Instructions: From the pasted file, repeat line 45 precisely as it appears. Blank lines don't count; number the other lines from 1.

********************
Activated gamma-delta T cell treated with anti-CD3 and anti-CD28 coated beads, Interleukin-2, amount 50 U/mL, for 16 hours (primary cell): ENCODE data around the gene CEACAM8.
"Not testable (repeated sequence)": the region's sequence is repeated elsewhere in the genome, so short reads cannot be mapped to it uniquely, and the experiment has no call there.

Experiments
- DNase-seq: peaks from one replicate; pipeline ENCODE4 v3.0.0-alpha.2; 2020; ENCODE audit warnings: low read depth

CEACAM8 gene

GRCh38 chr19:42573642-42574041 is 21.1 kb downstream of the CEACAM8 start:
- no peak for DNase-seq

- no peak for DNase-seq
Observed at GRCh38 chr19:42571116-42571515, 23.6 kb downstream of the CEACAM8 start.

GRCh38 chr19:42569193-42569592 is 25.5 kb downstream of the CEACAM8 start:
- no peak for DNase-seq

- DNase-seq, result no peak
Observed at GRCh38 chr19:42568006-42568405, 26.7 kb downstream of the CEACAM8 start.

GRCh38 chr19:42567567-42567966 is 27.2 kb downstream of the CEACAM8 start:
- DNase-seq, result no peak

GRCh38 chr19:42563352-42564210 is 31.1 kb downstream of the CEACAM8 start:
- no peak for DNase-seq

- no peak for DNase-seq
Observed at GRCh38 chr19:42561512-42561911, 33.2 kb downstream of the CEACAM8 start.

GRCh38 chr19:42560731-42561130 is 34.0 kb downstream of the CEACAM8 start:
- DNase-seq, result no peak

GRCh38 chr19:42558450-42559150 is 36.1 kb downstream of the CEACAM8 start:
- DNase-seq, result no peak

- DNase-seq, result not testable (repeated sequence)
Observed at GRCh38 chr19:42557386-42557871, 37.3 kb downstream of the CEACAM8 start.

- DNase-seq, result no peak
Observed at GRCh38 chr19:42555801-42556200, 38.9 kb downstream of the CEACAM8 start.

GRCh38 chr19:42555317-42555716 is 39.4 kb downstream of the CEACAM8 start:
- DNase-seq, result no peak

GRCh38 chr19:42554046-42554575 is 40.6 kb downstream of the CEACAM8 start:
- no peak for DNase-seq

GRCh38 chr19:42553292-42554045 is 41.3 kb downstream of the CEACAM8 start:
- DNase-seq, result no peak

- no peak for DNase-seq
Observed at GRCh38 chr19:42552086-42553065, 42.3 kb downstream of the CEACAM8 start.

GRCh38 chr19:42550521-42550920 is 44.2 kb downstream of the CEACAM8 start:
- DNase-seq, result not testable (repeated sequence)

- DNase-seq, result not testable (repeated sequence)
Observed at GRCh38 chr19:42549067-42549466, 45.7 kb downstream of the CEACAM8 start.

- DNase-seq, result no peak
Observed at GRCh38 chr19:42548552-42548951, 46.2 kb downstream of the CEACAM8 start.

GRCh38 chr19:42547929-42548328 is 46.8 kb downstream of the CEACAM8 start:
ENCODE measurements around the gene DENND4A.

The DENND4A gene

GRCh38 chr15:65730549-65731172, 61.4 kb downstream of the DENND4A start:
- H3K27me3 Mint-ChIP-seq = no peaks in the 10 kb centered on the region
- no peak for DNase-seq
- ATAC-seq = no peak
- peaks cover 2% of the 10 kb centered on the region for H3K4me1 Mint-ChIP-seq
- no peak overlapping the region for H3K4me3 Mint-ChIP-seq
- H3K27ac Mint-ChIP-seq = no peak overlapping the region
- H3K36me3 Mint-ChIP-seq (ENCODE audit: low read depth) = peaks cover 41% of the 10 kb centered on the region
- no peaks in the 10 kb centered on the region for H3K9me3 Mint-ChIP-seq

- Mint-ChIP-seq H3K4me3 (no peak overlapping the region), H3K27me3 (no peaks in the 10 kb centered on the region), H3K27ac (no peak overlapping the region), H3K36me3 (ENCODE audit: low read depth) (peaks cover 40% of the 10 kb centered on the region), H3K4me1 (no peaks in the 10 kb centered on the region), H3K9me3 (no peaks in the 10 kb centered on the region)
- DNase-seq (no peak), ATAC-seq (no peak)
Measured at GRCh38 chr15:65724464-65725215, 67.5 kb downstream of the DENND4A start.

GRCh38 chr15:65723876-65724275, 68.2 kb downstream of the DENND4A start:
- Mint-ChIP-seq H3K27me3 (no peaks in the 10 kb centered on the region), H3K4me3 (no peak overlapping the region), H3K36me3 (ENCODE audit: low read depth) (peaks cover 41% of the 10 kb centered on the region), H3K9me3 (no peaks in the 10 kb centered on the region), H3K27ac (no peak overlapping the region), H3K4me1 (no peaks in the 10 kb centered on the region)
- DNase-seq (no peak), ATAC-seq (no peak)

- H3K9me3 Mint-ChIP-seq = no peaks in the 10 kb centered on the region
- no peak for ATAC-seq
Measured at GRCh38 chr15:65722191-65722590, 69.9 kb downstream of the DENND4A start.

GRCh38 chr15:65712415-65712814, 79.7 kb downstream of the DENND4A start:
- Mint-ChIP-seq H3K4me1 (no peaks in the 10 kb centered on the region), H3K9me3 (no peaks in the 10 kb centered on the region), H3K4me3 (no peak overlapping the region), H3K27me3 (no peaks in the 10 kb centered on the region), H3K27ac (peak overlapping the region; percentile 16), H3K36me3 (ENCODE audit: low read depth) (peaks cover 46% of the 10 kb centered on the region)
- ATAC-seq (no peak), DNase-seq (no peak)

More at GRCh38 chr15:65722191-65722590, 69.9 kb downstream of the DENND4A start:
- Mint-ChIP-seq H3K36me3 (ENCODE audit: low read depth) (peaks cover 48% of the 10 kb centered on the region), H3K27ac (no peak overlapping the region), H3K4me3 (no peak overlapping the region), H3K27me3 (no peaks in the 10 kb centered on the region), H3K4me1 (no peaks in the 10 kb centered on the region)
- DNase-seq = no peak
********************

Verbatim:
GRCh38 chr15:65730549-65731172, 61.4 kb downstream of the DENND4A start: